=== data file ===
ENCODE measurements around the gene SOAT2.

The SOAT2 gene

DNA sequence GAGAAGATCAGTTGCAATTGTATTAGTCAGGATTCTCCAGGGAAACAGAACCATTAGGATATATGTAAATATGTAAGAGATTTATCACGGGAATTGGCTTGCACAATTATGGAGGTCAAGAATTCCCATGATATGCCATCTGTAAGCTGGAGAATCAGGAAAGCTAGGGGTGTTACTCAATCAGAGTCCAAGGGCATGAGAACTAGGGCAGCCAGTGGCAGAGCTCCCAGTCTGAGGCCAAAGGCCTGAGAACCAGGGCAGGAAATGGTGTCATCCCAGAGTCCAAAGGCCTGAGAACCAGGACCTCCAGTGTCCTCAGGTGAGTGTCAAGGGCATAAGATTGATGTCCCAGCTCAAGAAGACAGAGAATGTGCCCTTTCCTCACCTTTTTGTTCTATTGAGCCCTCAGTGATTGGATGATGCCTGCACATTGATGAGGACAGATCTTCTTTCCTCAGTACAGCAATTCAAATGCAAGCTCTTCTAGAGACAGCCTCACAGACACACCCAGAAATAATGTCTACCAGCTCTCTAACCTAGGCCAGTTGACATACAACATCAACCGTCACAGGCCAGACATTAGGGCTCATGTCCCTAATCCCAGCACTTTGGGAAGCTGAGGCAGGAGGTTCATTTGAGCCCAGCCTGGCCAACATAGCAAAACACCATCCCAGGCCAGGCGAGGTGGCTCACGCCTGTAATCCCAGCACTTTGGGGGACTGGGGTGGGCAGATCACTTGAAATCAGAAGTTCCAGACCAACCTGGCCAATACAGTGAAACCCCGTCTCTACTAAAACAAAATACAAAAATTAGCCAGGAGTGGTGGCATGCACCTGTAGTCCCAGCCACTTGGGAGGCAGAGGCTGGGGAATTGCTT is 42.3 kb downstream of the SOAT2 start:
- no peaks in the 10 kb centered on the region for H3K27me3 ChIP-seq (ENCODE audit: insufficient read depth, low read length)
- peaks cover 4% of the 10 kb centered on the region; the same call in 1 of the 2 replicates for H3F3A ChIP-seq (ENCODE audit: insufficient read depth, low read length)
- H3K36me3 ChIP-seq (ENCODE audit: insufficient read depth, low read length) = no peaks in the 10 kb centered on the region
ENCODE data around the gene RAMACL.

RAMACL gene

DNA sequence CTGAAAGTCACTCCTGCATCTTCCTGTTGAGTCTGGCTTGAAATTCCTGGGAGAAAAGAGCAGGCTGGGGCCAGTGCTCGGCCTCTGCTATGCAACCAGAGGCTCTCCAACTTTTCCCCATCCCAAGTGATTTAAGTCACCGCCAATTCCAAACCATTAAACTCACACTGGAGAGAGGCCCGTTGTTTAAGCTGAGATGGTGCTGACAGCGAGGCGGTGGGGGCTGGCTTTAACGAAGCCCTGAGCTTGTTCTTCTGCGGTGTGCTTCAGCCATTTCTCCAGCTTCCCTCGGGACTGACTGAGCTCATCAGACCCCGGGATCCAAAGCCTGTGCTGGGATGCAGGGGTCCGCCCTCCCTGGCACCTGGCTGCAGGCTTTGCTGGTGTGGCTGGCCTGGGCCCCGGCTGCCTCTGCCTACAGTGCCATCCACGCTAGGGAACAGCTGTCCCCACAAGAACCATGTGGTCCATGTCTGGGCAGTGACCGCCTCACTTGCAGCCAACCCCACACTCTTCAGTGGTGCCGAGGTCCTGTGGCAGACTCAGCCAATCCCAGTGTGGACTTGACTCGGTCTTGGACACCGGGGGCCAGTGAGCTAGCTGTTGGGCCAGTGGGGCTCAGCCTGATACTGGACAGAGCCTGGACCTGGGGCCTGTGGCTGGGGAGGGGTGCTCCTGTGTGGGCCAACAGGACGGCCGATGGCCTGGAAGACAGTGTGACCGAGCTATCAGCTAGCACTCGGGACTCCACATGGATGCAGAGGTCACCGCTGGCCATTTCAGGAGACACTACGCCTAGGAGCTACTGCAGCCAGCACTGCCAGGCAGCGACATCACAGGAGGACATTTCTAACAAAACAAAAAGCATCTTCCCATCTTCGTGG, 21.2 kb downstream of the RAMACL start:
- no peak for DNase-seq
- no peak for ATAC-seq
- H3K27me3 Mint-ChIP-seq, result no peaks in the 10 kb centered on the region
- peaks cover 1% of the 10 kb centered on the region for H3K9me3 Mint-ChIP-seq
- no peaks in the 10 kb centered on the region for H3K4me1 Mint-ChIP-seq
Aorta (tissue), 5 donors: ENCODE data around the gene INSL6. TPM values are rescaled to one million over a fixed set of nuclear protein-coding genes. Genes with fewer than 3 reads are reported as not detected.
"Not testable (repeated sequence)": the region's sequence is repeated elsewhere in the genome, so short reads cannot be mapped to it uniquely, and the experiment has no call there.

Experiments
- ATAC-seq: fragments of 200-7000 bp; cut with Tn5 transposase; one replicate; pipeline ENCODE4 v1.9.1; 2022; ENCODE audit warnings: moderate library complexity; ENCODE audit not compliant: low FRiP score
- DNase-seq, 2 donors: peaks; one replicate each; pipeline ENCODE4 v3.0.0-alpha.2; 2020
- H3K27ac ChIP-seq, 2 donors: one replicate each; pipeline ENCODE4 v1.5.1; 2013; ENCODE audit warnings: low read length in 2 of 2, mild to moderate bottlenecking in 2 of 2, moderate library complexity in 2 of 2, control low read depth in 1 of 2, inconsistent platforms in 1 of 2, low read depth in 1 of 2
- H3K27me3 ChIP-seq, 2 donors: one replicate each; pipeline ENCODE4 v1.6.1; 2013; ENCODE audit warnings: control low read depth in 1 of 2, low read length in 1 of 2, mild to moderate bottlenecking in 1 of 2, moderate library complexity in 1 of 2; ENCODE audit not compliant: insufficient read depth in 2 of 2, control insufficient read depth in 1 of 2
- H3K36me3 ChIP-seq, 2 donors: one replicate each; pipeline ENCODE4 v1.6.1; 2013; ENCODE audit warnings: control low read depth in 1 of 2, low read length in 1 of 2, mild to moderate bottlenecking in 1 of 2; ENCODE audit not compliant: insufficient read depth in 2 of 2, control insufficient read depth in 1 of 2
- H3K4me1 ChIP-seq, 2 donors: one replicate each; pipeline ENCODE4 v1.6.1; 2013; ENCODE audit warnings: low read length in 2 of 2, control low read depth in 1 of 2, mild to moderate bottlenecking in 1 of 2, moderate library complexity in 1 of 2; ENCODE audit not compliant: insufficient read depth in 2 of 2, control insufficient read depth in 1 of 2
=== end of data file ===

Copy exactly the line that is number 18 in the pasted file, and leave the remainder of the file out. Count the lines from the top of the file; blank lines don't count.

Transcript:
- ATAC-seq: fragments of 200-7000 bp; cut with Tn5 transposase; one replicate; pipeline ENCODE4 v1.9.1; 2022; ENCODE audit warnings: moderate library complexity; ENCODE audit not compliant: low FRiP score